Big blue trips up Twitter

IBM’s claim of patent violation by Twitter reflects the madness in software litigation in the US

 
By Latha Jishnu
Last Updated: Thursday 11 June 2015

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If Twitter thought it was immune, it has come in for a rude shock. The social networking and micro-blogging service has been hit by the common complaint afflicting all companies using software programmes: a notice that it has violated patents. The complaint has been filed by none other than Big Blue as IBM, the US-based global technology company, is known as. It invariably heads the annual list of top patent owners in the US.

As Twitter heads for its initial public offering (IPO) that is expected to rake in at least $1.81 billion, it has disclosed that IBM has put it on notice about three patent infringements: one that covers “efficient retrieval of uniform resource locators”, another for a “method for presenting advertising in an interactive service” and the last for “programmatic discovery of common contacts”. Big Blue has not filed a lawsuit as yet and those familiar with the workings of the global giant say it will expect to be paid licence fees by Twitter in an out-of court settlement.

IBM has in the past sued other companies and in a similar situation, and some intellectual property (IP) analysts believe IBM is seeking either a payout or a stock deal. History: it had sold as many as 750 patents to Facebook just when it had floated its IPO, they claim. Although supporters say Twitter will not give in, the company in its mandatory filing with the Securities and Exchange Commission is not so sanguine. On a preliminary review of these patents, Twitter says, “we believe we have meritorious defenses to IBM’s allegations, although there can be no assurance that we will be successful in defending against these allegations or reaching a business resolution that is satisfactory to us”.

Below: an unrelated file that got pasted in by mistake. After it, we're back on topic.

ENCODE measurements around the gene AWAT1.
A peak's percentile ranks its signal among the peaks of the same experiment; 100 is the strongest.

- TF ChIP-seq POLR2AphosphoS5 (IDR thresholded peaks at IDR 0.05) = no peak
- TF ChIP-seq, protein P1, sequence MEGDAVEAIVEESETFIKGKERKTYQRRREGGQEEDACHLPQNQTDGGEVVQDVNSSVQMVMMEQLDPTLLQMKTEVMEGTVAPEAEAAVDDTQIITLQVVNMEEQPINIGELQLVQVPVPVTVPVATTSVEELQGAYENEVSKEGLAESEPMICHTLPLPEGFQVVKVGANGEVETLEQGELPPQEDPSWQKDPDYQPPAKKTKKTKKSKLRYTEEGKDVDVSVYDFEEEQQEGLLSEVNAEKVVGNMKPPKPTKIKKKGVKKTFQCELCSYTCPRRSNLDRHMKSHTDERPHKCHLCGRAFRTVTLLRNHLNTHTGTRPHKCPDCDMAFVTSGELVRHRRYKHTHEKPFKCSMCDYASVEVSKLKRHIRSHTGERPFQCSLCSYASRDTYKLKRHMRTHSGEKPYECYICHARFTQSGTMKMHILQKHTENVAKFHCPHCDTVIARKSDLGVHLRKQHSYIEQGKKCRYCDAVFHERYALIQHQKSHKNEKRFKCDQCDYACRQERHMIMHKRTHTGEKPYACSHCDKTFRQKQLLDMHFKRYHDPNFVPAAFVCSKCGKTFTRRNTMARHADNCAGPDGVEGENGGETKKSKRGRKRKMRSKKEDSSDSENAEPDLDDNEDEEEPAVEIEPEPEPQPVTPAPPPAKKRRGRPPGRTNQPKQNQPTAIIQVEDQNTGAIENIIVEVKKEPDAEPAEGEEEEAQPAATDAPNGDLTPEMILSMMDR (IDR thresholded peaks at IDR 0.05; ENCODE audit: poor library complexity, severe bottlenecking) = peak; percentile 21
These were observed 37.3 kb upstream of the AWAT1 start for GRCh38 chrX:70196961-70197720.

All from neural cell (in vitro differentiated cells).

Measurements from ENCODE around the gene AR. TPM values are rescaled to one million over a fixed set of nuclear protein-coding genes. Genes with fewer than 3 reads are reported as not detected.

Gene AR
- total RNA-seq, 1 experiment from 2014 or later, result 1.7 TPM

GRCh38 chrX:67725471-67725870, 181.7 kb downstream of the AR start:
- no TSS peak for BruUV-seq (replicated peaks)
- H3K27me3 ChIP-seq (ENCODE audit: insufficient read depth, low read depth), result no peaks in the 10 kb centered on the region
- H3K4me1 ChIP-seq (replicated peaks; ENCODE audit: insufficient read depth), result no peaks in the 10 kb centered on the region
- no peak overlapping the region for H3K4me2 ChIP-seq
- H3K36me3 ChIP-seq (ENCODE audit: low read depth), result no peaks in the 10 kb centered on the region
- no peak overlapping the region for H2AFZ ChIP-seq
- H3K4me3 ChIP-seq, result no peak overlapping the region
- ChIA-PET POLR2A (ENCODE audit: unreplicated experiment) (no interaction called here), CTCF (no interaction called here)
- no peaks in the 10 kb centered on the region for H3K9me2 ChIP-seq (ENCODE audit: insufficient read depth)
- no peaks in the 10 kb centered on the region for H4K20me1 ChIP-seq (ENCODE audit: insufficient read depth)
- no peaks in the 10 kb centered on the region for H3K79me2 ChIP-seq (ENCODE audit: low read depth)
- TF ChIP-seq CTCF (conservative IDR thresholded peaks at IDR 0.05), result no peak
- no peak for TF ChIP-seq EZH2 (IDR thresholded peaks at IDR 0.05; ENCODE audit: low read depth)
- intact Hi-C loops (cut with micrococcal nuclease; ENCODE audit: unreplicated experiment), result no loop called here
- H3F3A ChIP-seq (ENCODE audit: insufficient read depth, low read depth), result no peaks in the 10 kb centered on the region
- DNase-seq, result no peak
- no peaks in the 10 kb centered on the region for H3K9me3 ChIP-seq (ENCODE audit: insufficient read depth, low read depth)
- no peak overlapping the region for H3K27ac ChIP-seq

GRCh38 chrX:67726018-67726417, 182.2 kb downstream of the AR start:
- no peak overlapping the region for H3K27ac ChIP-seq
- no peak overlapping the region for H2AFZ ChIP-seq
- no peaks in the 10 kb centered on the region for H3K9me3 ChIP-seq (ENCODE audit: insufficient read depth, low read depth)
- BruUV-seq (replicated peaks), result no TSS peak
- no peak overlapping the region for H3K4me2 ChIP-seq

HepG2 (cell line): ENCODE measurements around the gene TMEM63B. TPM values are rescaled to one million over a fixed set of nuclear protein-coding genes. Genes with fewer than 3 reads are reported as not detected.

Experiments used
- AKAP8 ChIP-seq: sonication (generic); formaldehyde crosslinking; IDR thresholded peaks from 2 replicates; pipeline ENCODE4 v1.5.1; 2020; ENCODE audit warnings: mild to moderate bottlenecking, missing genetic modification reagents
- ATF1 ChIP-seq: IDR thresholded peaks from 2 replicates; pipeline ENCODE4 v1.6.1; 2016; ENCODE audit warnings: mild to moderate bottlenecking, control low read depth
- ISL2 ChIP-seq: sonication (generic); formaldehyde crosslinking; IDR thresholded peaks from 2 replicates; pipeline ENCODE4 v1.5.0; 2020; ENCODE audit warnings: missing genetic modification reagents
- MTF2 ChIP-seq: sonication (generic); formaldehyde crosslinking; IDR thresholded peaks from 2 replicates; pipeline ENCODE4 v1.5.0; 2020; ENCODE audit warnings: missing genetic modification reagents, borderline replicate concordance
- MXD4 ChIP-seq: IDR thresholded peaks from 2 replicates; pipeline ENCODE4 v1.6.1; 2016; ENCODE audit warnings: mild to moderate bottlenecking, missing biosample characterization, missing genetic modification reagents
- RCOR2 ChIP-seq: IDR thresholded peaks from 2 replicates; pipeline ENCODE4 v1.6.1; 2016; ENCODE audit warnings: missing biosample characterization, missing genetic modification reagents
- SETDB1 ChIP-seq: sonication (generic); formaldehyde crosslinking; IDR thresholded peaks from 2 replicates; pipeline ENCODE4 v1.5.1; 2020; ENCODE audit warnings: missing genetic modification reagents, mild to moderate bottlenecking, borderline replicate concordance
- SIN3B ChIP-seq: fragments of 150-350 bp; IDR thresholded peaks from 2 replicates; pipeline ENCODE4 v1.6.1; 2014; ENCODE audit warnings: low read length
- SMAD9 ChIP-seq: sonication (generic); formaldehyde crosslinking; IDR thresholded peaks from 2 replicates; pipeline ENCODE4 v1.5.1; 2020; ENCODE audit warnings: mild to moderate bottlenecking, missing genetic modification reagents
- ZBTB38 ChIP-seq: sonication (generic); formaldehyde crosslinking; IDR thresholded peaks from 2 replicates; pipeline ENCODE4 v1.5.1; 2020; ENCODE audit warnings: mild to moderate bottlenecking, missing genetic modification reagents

The background to these patents is as curious as the system that allows it. Patents normally grant owners a 20-year monopoly, but in the case of IBM, patents seem to have endless life. The patents were issued in 2006, but the applications date from the 1980s under a process known as “continuation” that allows owners to refine and expand their claims by maintaining the priority date that identifies them as the first inventor. For instance, the claim for “presenting advertising in an interactive service” was filed in 1993 on the basis of a 1988 application.

Twitter should know who it is taking on if it decides to contest IBM’s claims. Big Blue’s patent licensing reportedly fetches it a yearly revenue of over $1 billion, a return that allows it to pump in around $6 billion in R&D annually. Twitter, on the other hand, is in a curious position for a company of its kind. It has very few patents of its own (just nine, with 95 applications pending) compared to the sackfuls that Google and Facebook boast of. Twitter not only went against conventional wisdom that dictates stocking up on patents before going for an IPO but it also cheered the tech community by putting in place a policy, the Innovators Protection Agreement (IPA), that gives its inventors the final say in how Twitter patents can be used in the future. Quite a daring path to tread since it will allow employees to develop such technologies for rival companies. In such an event, concedes Twitter, it would be limited in its ability to assert a patent right against another company, and would instead have to rely on trade secret protection or the contractual obligation of the inventor not to disclose or use confidential information.